College Motivating Students to Succeed
by Kenneth Ender, Ph.D President
It is easy to feel thankful that I live in Cumberland County and America as I walk around Cumberland County Colleges campus. Students and staff are enthusiastic, and during the recent pleasant weather its like strolling through a park.
In the academic building, Dean Dr. Jack Lobb is meeting with the division chairs about numerous projects. After 34 years with CCC, Dr. Lobb is retiring in January, but but he certainly doesnt act like it. He arrives every day and works as if it is his first day, not his last. Dr. Lobb doesnt seem to work as the academic dean - he is the dean. He has set a tone for academic excellence and student success that will long be in place after he leaves.
Theres a student art display, titled Ripple Effect, in the gallery of the Frank Guaracini Jr. Fine and Performing Arts Center. More than 70 student works that deal with the Sept. 11 terrorist attacks are on display through Dec. 14. Theres also a large wall poster with poetry and writings from the college community.
A marvelous aspect of the display is that you can clearly see how much the students have learned. Their sensitivity ripples through their work. A quote on the poster was signed GE: Strength comes through challenge. Adversity increases knowledge. Dont dwell, rise above.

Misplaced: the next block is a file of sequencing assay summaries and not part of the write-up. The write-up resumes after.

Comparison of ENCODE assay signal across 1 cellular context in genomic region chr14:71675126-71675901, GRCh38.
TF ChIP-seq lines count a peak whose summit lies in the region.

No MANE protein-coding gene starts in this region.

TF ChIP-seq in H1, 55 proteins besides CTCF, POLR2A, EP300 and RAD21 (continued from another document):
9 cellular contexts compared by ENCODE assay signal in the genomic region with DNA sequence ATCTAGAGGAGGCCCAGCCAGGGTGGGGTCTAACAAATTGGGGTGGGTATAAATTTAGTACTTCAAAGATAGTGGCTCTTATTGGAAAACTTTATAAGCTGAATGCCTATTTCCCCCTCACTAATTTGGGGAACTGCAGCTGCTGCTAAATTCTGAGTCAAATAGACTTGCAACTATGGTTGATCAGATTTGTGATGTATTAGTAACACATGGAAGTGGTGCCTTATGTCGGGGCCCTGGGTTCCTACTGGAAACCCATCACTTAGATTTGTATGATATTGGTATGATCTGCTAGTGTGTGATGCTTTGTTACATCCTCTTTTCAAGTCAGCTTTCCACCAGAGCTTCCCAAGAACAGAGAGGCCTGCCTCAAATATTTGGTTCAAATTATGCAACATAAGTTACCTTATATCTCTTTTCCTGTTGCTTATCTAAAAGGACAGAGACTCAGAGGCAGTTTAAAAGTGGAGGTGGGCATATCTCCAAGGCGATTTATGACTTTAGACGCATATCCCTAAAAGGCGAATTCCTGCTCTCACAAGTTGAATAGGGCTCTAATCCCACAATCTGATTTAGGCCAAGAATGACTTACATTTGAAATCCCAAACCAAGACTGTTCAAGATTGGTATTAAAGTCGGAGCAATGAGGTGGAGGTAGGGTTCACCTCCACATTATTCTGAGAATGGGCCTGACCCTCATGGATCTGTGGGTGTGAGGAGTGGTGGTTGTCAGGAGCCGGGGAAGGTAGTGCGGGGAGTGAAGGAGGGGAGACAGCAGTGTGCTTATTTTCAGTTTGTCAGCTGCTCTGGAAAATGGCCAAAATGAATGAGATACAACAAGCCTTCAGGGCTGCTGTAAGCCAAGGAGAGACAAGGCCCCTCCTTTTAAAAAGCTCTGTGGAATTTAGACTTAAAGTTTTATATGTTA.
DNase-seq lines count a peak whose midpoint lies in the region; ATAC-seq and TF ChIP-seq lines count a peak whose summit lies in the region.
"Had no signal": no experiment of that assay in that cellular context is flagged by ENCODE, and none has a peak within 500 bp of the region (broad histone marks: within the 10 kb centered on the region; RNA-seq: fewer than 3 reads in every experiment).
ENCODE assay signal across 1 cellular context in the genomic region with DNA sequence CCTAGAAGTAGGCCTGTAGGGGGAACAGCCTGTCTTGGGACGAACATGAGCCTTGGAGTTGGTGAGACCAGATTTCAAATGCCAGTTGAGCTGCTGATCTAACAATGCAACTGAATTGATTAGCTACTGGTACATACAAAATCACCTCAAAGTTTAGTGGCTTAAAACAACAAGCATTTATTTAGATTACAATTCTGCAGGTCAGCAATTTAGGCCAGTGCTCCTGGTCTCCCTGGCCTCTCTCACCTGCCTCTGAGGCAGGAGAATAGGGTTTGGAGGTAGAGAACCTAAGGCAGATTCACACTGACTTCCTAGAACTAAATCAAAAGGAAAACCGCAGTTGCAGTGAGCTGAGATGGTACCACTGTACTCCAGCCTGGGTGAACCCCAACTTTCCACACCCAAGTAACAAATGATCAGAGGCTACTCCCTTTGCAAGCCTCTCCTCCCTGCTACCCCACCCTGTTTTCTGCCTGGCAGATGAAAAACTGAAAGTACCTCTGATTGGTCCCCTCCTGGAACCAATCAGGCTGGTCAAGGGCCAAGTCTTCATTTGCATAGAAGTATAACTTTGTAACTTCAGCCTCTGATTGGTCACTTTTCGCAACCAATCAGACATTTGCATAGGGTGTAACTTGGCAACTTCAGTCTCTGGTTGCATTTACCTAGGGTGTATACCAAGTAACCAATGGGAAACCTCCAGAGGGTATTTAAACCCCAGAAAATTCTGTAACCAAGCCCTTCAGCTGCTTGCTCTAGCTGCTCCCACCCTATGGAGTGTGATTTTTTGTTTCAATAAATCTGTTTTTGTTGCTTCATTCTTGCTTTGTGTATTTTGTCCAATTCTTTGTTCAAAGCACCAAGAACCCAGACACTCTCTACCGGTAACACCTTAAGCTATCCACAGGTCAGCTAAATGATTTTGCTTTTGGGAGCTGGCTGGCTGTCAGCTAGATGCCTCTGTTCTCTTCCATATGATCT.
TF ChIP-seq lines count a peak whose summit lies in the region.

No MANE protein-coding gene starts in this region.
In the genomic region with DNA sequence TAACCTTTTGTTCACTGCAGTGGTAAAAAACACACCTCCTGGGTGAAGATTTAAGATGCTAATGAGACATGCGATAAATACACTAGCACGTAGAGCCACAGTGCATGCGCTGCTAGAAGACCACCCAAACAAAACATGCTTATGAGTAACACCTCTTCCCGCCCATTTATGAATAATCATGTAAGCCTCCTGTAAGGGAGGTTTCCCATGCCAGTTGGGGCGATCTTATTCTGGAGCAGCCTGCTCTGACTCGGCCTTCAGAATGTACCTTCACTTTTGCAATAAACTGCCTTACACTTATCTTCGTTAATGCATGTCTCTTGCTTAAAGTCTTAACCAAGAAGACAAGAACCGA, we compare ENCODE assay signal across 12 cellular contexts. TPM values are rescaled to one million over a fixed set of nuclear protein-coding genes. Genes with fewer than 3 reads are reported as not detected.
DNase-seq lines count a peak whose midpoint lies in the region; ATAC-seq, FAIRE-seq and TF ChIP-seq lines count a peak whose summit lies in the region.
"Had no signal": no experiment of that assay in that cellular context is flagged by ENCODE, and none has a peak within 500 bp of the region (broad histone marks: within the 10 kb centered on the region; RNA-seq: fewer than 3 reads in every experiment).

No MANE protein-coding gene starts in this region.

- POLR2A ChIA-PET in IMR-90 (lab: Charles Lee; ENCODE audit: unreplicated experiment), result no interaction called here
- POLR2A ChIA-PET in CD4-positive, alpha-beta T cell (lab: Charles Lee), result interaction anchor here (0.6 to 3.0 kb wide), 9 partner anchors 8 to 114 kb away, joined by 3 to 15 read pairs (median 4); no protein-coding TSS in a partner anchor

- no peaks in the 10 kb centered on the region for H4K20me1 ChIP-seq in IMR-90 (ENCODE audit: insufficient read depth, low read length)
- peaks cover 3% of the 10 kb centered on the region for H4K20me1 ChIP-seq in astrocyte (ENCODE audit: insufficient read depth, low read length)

I walk in sunshine to the Wheaton Building where students of all ages are taking credit and non-credit courses to get ahead in their professions. Many of the programs conducted here bolster the countys business climate and economy.
The Wheaton building also houses the Leadership Cumberland County program that offers training for new and emerging leaders. And the Neighborhood Leadership Institute is offering an organizational building series that begins Jan. 8. Jill Lombardo and Dr. Kim Warker lead these projects.
In the adjacent Alampi Agriculture building, about 800 fish swim in large tanks. Most of the fish are tilapia that sell for about $5 a pound. Dr. Tim Jacobsen, director of the colleges aquaculture program, plays a key role in the states effort to encourage fish farming.
In one of the labs, Professor Dr. Robert Clark brings science to life for students through a visual demonstration of a molecular theory . He was recently selected as the 2001 Carnegie Foundation for the Advancement of Teaching (CFAT) New Jersey Professor of the Year.
Outside, the yellow and red fall leaves brilliantly line the walkways. People walk with a purpose, but they pause to greet each other as they head to the various buildings on campus. Back in my office, theres a copy of an employee newsletter on my desk. A letter to colleagues by Spanish Professor Linda Lleras is included.
We have become very close over the years, Mrs. Lleras notes in the letter. We have cried together over the loss of some of our cherished colleagues. We have laughed together, and we have learned together. We have partied together, and God knows we have complained together. But, most important, we have worked together with a common goal: to provide the best educational environment possible for our students.
Walking around the campus gives me much to be thankful for earnest students, talented professionals, involved community members and positive energy. A microcosm of America, a college and community intertwined.